# Help setting fair targets using math: using past data to set sales targets for 2019

#### Robertos

##### New member
Hello all,

im hoping someone can help me as math is far from my strong point. Please excuse me if this post isnt to protocol but i’ll try my best to explain the problem Im trying to solve.

I want to set some fair targets for a team of sales people , without using the ‘gut feeling’ approach.

Heres the background:

we have 6 sales people between whom an increase in a global target for 2019 financial year needs to be shared. The overall increase is £2m.

The total sales target for this team 2019 is £9m, it was £7m in 2018.

The overal global increase can of course be represented by a percentage (28.57%), and last year the SUM of the 6 sales peoples individual targets was equal to the total target of £7m.

Therefore it stands to reason that to get to the £9m next year i could simply increase each individuals target by the flat 28.57%.

However, each individual didnt have an equal share of the £7m last year, as different members of the team have differing skill sets and levels of experience.

Also, last year each individual member performed differently against their own target meaning potentially some peoples targets were too easy, some were too hard. Therefore increasing each respective target with a flat 28.57% doesnt seem entirely fair.

Ive been using excel to crunch figures, using the 28.57% increase as a starting point for each person, and then trying to reduce or increase this 28.57 % for each individual, based on factors which I can proportion a value to, whilst still ensuring the resulting total global increase remains at £2m. For example, for each person the following values can be expressed as a % or decimal figure.

Indviduals 2018 revenue as a % of 2018 total revenue - percentage share of revenue
Indviduals 2018 revenue as a % of their own 2018 target - percentage to target
individual back order value as a % of global 2019 target - this is how much they already sold in 2018 but will not invoice until 2019, therefore this figure will count towards their 2019 target

id like to be able to create an excel spreadsheet which uses math to set 2019 targets dynamically.

Now I appreciate this is a long post, and my first, so apologies if I’m missing something or this isnt the right forum for this type of problem, but maybe someone will find this interesting enough to warrant some suggestions.

Many thanks to anyone reading this far and for any suggestions you might be able to offer.

Kr

Rob

#### lev888

##### Junior Member
What about their compensation? If it's a fixed salary, shouldn't the targets be proportional to the salaries? After all, salaries reflect skills and experience levels.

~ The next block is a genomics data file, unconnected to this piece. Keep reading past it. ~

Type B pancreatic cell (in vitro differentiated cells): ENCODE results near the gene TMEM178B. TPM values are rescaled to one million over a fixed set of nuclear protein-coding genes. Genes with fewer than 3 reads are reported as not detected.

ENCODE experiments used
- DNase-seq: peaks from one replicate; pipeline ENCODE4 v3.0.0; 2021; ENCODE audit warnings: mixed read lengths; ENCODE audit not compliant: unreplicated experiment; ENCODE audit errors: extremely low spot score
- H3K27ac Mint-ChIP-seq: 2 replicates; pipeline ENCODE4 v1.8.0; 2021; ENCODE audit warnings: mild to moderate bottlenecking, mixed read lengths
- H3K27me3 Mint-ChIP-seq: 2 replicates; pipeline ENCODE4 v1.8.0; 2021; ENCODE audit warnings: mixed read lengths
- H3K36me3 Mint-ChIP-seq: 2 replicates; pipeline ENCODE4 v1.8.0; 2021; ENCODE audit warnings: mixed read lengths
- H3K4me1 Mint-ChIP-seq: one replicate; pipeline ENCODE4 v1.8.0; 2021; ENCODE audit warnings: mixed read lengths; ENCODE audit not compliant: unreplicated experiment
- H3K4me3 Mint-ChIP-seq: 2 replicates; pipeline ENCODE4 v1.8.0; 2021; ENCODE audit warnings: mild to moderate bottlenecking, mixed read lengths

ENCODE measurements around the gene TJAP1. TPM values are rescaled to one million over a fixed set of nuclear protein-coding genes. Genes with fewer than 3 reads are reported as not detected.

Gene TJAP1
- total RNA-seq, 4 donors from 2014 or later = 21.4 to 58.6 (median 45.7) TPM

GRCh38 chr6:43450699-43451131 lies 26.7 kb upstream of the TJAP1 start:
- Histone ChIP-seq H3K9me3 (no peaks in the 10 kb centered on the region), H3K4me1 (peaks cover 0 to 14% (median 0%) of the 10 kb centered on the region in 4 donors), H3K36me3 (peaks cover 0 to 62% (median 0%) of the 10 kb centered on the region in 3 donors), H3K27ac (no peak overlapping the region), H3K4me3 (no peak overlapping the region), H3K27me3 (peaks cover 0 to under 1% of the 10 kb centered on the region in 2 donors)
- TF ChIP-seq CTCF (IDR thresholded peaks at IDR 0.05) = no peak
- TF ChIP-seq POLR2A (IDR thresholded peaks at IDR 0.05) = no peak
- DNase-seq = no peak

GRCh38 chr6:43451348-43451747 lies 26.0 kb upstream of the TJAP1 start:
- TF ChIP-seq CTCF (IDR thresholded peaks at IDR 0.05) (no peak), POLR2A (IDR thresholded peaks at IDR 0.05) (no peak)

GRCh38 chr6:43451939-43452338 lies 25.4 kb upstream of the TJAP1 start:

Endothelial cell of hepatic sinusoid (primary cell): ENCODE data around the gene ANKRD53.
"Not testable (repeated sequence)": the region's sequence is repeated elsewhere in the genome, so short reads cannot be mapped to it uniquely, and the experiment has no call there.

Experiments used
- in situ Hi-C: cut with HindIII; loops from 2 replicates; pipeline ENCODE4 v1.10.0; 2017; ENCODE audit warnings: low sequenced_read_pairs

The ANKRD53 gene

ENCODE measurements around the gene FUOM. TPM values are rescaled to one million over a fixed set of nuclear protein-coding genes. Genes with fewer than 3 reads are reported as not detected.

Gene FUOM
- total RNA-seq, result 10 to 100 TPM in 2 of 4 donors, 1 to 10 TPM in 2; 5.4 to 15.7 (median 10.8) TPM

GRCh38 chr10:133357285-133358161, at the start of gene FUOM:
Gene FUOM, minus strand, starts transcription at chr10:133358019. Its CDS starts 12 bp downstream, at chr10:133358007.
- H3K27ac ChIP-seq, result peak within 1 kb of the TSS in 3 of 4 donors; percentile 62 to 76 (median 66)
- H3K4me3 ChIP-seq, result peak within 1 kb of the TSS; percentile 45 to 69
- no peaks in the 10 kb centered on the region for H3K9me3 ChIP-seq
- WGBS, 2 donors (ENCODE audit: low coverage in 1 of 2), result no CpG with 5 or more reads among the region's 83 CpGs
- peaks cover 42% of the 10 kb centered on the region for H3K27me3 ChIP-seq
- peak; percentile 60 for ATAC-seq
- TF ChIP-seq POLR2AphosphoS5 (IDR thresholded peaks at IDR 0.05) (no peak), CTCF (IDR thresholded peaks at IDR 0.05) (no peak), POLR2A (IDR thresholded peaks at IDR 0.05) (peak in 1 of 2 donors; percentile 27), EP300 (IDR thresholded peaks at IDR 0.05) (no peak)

If it's commission based, I would increase individual 2018 revenues by 28.57% (not targets, since they were not met by all).

#### Robertos

##### New member
Hi, i understand the comment about fixed compensation, but thats not quite how it works . All the team have a simialar base salary and then take a percentage of their sales as a commission, that percentage is also weighted depending on their individual % to target. So lets say they get a flat 3% commission on sales GP ( not total sales) they then get that 3% altered based on how far they are to target.

So for someone who is 85 % to target, they get 85% of the 3% of their GP.

To be honest, its a compicated way of remuneration, but its uncapped and the higher earners can do very well.

The problem with your suggestion of setting targets based on a flat % raise of 2018 achieved sales means that it wont equal the £ 9m target for the company, so that wont work. Equally, we shouldnt punish the people who have a higher target, as that 28%ish flat raise means a much bigger hike in target than the other folks whose target for 2018 may have been £0.5m etc .

To be clear, i appeciate now after reading other posts on this forum that this isnt set out like a normal math problem. However, i suppose all im asking is that if somone who finds this mildly interesting might suggest a starting point.

I.e why dont you try weighted averages etc ...

Thanks again in advance for any input.

Regards,

Rob

Sent from my iPhone using Tapatalk

#### lev888

##### Junior Member
Regarding the flat % raise, I should've said that the % should be recalculated to get you to the right total.

Yes, the compensation structure is complicated. So, the base salary is the same. Then they get 3% commission reduced by % to their target. Let's say A's target is 100K, B's target is 200K. They both get a 100K deal. A gets 3% of 100K, B gets 1.5% of 100K. This doesn't seems fair. Did I misunderstand?